Frank Cifaldi dug up the most amazing thing today: Photos of Toru Iwatani’s Pac-Man concept sketches, including map and monster pattern layouts (above) and pixel designs for the little yellow guy himself. I’ve spent most of the day boggling at the fact that this article went practically unnoticed by most people; I guess it didn’t have enough booth babes and 3DS tethergirls? So it goes, I suppose.
This is the most fascinating videogame thing I’ve seen since… hmm, I guess since that Iwata Asks where Shigeru Miyamoto showed off similar graph paper sketches of the original Legend of Zelda. This is literally a medium’s blueprints, a look at the construction of one of gaming’s most important and iconic creations. It’s especially fascinating in a case like this — Pac-Man is such an incredibly simple game, so all the conceptual changes it underwent are an insightful look into how the process of game design got its start. The early maze layout above is interesting for the way it artfully integrates the score display into the play area… but at the same time, the maze itself looks kind of painful to play. The little boxed in areas on either side are especially terrible, seemingly existing for the sole purpose of killing players. No thanks, Mr. Puck-Man, sir.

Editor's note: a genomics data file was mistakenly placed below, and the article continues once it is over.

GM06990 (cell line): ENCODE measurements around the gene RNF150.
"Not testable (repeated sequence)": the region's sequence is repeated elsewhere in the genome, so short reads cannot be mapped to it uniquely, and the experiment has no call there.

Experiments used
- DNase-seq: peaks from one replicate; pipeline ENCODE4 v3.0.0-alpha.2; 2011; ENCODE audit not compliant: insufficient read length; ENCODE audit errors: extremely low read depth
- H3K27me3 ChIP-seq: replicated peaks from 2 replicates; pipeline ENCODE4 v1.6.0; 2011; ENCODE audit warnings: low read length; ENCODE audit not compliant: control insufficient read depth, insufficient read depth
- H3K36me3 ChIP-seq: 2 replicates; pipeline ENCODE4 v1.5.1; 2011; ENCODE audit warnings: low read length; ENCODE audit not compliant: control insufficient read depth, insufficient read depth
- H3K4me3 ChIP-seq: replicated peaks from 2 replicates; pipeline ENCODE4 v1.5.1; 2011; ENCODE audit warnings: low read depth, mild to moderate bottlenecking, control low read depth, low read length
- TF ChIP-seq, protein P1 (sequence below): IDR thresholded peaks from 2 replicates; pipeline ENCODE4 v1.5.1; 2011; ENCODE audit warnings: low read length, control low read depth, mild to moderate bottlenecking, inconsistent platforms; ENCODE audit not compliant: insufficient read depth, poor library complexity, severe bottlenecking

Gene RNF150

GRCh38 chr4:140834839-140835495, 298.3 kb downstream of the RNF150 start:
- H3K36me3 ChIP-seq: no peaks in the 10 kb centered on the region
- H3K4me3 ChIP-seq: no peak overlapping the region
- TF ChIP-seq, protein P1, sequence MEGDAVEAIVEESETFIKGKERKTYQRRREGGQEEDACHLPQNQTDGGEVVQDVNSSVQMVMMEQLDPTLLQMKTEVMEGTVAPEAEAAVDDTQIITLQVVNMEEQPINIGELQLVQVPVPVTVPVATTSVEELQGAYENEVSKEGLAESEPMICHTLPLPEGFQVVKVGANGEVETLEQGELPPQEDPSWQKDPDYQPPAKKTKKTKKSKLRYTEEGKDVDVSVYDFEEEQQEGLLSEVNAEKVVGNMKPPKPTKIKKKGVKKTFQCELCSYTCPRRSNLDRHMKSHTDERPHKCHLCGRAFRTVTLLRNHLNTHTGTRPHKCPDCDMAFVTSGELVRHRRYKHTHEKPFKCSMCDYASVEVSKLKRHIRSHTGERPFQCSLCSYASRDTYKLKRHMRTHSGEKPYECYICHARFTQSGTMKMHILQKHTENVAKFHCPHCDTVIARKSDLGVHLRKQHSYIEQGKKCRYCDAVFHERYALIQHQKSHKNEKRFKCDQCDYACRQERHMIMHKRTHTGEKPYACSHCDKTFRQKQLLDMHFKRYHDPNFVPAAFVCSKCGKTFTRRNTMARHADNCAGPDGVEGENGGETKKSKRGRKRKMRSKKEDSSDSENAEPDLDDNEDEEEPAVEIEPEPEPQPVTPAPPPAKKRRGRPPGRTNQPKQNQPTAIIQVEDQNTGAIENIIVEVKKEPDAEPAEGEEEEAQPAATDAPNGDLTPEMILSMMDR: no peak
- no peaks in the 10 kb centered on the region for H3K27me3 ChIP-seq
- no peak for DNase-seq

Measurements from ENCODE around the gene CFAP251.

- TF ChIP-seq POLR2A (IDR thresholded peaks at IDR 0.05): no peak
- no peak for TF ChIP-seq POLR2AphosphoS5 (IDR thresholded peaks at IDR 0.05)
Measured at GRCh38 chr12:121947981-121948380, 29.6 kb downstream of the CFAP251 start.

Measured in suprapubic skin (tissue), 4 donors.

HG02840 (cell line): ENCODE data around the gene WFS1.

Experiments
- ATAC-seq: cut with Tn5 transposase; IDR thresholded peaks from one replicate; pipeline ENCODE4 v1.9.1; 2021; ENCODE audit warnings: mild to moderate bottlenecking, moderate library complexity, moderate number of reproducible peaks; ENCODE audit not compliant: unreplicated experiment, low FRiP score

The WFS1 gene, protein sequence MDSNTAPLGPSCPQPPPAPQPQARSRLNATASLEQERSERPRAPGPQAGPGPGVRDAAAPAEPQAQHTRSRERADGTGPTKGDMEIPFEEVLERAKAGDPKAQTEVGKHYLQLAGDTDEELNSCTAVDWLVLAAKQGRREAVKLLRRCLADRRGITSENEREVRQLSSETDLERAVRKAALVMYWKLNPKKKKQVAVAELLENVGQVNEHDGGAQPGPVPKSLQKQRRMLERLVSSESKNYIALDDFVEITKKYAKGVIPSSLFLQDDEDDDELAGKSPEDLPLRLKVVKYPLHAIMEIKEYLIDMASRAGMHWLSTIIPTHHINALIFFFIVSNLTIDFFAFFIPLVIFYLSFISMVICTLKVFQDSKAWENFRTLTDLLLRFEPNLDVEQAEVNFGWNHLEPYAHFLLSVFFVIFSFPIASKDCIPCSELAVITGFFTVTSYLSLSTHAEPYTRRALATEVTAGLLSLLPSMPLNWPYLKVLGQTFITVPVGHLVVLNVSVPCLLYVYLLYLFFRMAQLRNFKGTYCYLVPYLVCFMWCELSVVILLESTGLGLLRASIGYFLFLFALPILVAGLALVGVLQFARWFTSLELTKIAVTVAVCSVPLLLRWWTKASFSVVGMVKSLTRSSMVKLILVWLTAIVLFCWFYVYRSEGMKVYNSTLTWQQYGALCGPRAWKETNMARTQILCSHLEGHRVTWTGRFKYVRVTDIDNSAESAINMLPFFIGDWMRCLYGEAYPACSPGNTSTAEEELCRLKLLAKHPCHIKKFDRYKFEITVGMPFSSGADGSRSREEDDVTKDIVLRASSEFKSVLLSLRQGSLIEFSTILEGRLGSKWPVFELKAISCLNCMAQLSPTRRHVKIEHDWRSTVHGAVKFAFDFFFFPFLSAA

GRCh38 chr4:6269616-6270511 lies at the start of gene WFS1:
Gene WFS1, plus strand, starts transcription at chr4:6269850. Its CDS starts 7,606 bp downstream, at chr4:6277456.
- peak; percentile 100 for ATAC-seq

You have to wonder how many iterations the game’s layouts underwent through the months before its final build. There were tons of Pac-Man inspired maze games back in the early ’80s, and none that I’ve ever played were half as enjoyable as the real thing. One kind of assumes Iwatani and his associates burned through stacks of graphic paper, working and reworking the maze layouts until they were perfect.
Are most people just not interested in this? I wonder. Maybe it’s because I’m all old and stuff. Seeing the prototype outlines for a game that was such a cultural force when I was a very impressionable young man is like seeing the raw clay of my childhood. It’s kind of amazing! I would kill to dig through those reams of graph paper.
Yes, kill. I told you the violence of modern videogames is a bad thing, but did you listen?